They want Israel to take full control of Gaza, but controversially they won’t enlist to fight

By Matthew Knott and Kate Geraghty

Orthodox Jewish males in front of the Al-Aqsa mosque compound in Jerusalem.Credit: Kate Geraghty

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Jerusalem: Schmuel Zilberman has two big hopes for Israel’s war against Hamas. He wants to see his nation occupy and take full control of the enclave of 2.3 million people, almost all of whom consider themselves Palestinians. And he wants Jews to again begin building settlements in Gaza to solidify their presence there.

Zilberman is 18, the age at which Israelis begin their compulsory military service. But he won’t be serving on the frontline. He is an ultra-Orthodox Jew, meaning that he is exempt from conscription on religious grounds. Standing in the old city of Jerusalem he and his friend Josef Haim explain how ultra-Orthodox Israelis have an entirely different view of military service to zionist Israelis, who are driven primarily by their commitment to the nation state.

An ultra-Orthodox Jew walks through the streets of the Old City during the evening in Jerusalem.Credit: Kate Geraghty

Known as the Haredim, meaning “those who tremble before God” in Hebrew, ultra-Orthodox Jews can claim a military exemption because they have to devote themselves full-time to the study of the Torah, the holy Jewish text.

“Each one of us has our own way to contribute,” Haim, 21, says. “Ours is to study and learn the Torah. By doing that we help the war effort.” Haim is wearing tefillin: a pair of black leather boxes containing Hebrew parchment scrolls. The Torah commands Jewish men to bind tefillin onto their head and upper arm every weekday as part of their religious practice.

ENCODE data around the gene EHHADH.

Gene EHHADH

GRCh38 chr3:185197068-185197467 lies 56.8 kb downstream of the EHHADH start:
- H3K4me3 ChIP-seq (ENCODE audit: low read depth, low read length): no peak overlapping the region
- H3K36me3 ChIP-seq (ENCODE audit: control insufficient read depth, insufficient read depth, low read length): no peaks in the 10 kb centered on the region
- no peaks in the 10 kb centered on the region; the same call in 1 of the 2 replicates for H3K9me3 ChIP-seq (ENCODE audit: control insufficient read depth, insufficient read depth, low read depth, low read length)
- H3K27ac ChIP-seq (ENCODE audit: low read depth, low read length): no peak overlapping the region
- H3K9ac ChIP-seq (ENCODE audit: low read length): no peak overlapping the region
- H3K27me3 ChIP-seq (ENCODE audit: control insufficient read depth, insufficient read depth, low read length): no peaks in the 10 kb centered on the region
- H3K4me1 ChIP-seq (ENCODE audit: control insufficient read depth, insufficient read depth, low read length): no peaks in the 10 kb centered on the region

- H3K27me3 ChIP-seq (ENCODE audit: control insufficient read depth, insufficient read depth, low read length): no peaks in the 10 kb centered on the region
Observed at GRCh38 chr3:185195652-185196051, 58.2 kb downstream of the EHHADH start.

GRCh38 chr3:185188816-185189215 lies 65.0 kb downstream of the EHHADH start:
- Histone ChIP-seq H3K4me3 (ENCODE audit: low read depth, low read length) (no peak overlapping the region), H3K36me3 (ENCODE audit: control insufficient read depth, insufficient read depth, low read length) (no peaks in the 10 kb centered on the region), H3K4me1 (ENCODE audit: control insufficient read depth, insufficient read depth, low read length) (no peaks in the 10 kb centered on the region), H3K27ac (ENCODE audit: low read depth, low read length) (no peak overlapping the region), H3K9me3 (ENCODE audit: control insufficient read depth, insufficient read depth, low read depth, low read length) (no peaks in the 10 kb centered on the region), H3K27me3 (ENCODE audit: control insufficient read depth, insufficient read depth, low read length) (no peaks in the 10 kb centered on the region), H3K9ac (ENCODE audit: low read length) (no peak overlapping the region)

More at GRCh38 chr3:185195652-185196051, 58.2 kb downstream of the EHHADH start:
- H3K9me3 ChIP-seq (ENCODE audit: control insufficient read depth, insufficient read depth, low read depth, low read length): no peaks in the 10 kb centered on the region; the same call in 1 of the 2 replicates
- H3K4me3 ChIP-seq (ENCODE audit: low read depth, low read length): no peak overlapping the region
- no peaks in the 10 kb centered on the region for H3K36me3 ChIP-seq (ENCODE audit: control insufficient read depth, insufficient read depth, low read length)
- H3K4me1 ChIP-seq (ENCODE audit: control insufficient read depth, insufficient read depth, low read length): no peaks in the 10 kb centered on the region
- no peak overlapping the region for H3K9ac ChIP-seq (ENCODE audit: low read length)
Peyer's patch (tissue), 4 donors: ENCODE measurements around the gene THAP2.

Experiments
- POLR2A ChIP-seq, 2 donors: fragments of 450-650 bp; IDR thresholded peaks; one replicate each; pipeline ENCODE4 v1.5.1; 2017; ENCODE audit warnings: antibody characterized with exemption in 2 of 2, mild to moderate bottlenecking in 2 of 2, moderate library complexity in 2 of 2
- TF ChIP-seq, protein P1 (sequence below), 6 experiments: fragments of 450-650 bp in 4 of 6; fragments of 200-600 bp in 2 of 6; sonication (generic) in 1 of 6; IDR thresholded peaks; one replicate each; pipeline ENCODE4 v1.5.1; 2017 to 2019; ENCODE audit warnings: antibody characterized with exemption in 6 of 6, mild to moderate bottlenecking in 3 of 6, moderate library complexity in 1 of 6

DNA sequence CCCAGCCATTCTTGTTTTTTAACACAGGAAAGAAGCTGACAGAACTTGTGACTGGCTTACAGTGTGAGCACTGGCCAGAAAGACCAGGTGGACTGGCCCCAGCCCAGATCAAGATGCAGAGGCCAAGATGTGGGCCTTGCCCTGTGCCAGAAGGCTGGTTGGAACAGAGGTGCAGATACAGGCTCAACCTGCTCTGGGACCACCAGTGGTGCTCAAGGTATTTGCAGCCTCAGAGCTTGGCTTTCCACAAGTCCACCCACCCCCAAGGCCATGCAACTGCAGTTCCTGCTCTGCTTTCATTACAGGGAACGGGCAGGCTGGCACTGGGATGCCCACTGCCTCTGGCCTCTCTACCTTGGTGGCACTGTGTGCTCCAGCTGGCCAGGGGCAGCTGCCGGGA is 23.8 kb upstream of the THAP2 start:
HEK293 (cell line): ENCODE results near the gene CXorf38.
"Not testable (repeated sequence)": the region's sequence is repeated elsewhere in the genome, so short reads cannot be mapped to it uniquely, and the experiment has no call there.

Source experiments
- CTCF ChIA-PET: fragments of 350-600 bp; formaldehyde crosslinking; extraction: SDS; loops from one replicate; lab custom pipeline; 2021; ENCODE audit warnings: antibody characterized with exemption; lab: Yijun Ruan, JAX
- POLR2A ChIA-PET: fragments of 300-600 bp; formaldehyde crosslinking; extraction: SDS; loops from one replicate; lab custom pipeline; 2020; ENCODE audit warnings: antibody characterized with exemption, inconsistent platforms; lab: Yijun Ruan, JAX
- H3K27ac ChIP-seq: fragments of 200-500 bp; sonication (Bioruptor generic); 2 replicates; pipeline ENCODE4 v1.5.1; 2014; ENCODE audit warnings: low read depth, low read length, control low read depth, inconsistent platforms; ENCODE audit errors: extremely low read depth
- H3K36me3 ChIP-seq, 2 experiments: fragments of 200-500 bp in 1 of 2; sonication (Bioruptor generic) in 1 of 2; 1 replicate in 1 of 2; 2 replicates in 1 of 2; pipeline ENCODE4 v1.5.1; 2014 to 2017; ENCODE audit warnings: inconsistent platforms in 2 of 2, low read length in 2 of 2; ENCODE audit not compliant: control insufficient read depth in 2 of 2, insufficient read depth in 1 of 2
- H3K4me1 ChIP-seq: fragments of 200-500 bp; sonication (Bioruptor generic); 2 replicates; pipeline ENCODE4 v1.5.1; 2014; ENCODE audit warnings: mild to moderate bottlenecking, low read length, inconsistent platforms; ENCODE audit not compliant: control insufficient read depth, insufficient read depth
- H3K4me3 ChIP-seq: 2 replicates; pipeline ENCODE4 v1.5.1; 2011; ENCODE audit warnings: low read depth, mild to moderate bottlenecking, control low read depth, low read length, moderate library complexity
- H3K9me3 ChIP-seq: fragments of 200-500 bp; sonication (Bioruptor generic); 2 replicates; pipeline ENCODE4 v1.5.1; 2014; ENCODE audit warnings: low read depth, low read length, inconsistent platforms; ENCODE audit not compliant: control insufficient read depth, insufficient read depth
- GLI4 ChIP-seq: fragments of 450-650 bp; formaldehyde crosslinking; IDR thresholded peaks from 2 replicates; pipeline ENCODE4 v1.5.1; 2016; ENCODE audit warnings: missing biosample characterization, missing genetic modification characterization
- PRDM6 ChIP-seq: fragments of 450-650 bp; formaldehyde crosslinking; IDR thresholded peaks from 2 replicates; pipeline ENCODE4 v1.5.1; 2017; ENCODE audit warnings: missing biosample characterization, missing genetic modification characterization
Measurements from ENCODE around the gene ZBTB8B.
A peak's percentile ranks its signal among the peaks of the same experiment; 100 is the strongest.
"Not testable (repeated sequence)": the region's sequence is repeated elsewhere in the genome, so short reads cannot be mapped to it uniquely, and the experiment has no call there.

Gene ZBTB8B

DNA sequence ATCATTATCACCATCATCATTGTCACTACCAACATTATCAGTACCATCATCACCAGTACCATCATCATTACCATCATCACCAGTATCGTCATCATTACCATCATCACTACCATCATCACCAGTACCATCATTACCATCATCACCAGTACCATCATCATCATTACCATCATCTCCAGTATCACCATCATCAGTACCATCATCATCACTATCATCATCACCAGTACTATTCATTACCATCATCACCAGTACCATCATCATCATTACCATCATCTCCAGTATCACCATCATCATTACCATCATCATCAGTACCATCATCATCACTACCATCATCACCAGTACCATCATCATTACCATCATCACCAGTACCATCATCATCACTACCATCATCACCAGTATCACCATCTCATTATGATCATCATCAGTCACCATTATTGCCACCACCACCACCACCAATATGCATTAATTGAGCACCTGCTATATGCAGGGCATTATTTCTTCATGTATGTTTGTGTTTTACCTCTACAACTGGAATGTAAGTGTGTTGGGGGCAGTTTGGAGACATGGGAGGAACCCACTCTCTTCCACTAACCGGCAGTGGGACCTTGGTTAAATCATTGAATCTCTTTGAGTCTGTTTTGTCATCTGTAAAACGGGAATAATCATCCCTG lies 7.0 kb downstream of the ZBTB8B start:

The exemption for ultra-Orthodox Jews, who make up about 10 per cent of the population, is a controversial topic in Israel because of the perception that they are free-riding on the rest of society – especially if they are settlers in the West Bank who rely on the defence force to protect them. While some ultra-Orthodox Jews have rushed to enlist in the army following Hamas’ massacres of October 7, many are holding out.

Elyohu Shalom, a 34-year-old from Jerusalem, wants to see Hamas wiped out in Israel’s war with Gaza, but is declining to enlist. After praying at the Western Wall, regarded as the holiest site in Judaism, he says ultra-Orthodox Jews can assist the war in other ways, such as by volunteering and providing spiritual guidance.

Unusually quiet: Jewish worshippers at the Western Wall in Jerusalem.Credit: Kate Geraghty

Shalom says the Western Wall would usually be packed with Jewish visitors from around the world coming to pray but because of the war, there is only a small crowd at the site. Almost all the shops and restaurants in this complex and deeply religious city have closed, and the normally bustling Old City market is virtually deserted.

It’s a different story on the other side of the Western Wall, where a mass of people is trying to gain entry to the Al-Aqsa Mosque. It is regarded as the third-holiest site in Islam behind Mecca and Medina in Saudi Arabia.

Muslim worshippers wait to pass through security checks to enter the Al-Aqsa Mosque in Jerusalem.Credit: Kate Geraghty

We visit during Friday prayers, an especially significant time for Muslims. Some worshippers arrive in golf buggies and motorcycles; one elderly visitor is hooked up to an oxygen tank. It is a combustible atmosphere, with Israeli troops and police forcefully blocking any visitors they say are not eligible to enter the site.

Police hit some worshippers with batons as they try to enter the mosque; others are pushed, shoved and shouted at to leave. The fractious mood heightens when a group of men arrives carrying the coffin containing a beloved relative on their shoulders. The men are momentarily blocked from entry, but after some confusion are eventually allowed inside.